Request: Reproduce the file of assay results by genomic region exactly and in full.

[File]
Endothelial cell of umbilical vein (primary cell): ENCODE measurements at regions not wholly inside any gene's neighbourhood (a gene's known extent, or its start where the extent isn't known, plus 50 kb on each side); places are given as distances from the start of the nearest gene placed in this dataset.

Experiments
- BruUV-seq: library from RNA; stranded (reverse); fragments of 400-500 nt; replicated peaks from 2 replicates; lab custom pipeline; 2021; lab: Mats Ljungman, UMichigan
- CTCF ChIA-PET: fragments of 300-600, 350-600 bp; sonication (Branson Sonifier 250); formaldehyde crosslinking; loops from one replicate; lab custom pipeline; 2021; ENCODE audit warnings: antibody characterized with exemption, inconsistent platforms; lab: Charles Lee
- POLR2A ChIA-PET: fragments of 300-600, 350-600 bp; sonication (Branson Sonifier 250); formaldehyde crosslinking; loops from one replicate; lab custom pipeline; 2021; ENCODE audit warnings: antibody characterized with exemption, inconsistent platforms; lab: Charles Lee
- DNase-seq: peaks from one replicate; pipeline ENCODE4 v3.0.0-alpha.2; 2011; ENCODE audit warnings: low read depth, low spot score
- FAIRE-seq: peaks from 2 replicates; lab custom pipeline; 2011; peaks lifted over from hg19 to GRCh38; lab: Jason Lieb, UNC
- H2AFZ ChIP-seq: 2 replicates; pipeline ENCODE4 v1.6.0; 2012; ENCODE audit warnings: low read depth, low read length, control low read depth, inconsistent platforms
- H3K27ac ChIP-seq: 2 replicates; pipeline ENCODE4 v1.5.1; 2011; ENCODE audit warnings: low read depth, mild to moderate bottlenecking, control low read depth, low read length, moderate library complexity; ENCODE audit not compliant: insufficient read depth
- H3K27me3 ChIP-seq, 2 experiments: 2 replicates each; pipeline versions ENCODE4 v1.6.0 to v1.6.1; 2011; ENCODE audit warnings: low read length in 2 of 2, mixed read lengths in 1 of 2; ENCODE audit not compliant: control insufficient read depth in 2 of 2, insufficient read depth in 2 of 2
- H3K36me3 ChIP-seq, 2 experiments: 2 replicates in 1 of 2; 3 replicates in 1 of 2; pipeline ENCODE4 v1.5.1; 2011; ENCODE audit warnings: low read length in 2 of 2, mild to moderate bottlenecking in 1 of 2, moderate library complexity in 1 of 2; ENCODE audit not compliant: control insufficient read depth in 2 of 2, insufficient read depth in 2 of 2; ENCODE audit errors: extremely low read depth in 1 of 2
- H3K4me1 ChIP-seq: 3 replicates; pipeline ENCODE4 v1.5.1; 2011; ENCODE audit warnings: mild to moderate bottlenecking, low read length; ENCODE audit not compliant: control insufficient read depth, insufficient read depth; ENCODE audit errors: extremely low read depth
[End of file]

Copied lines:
Endothelial cell of umbilical vein (primary cell): ENCODE measurements at regions not wholly inside any gene's neighbourhood (a gene's known extent, or its start where the extent isn't known, plus 50 kb on each side); places are given as distances from the start of the nearest gene placed in this dataset.

Experiments
- BruUV-seq: library from RNA; stranded (reverse); fragments of 400-500 nt; replicated peaks from 2 replicates; lab custom pipeline; 2021; lab: Mats Ljungman, UMichigan
- CTCF ChIA-PET: fragments of 300-600, 350-600 bp; sonication (Branson Sonifier 250); formaldehyde crosslinking; loops from one replicate; lab custom pipeline; 2021; ENCODE audit warnings: antibody characterized with exemption, inconsistent platforms; lab: Charles Lee
- POLR2A ChIA-PET: fragments of 300-600, 350-600 bp; sonication (Branson Sonifier 250); formaldehyde crosslinking; loops from one replicate; lab custom pipeline; 2021; ENCODE audit warnings: antibody characterized with exemption, inconsistent platforms; lab: Charles Lee
- DNase-seq: peaks from one replicate; pipeline ENCODE4 v3.0.0-alpha.2; 2011; ENCODE audit warnings: low read depth, low spot score
- FAIRE-seq: peaks from 2 replicates; lab custom pipeline; 2011; peaks lifted over from hg19 to GRCh38; lab: Jason Lieb, UNC
- H2AFZ ChIP-seq: 2 replicates; pipeline ENCODE4 v1.6.0; 2012; ENCODE audit warnings: low read depth, low read length, control low read depth, inconsistent platforms
- H3K27ac ChIP-seq: 2 replicates; pipeline ENCODE4 v1.5.1; 2011; ENCODE audit warnings: low read depth, mild to moderate bottlenecking, control low read depth, low read length, moderate library complexity; ENCODE audit not compliant: insufficient read depth
- H3K27me3 ChIP-seq, 2 experiments: 2 replicates each; pipeline versions ENCODE4 v1.6.0 to v1.6.1; 2011; ENCODE audit warnings: low read length in 2 of 2, mixed read lengths in 1 of 2; ENCODE audit not compliant: control insufficient read depth in 2 of 2, insufficient read depth in 2 of 2
- H3K36me3 ChIP-seq, 2 experiments: 2 replicates in 1 of 2; 3 replicates in 1 of 2; pipeline ENCODE4 v1.5.1; 2011; ENCODE audit warnings: low read length in 2 of 2, mild to moderate bottlenecking in 1 of 2, moderate library complexity in 1 of 2; ENCODE audit not compliant: control insufficient read depth in 2 of 2, insufficient read depth in 2 of 2; ENCODE audit errors: extremely low read depth in 1 of 2
- H3K4me1 ChIP-seq: 3 replicates; pipeline ENCODE4 v1.5.1; 2011; ENCODE audit warnings: mild to moderate bottlenecking, low read length; ENCODE audit not compliant: control insufficient read depth, insufficient read depth; ENCODE audit errors: extremely low read depth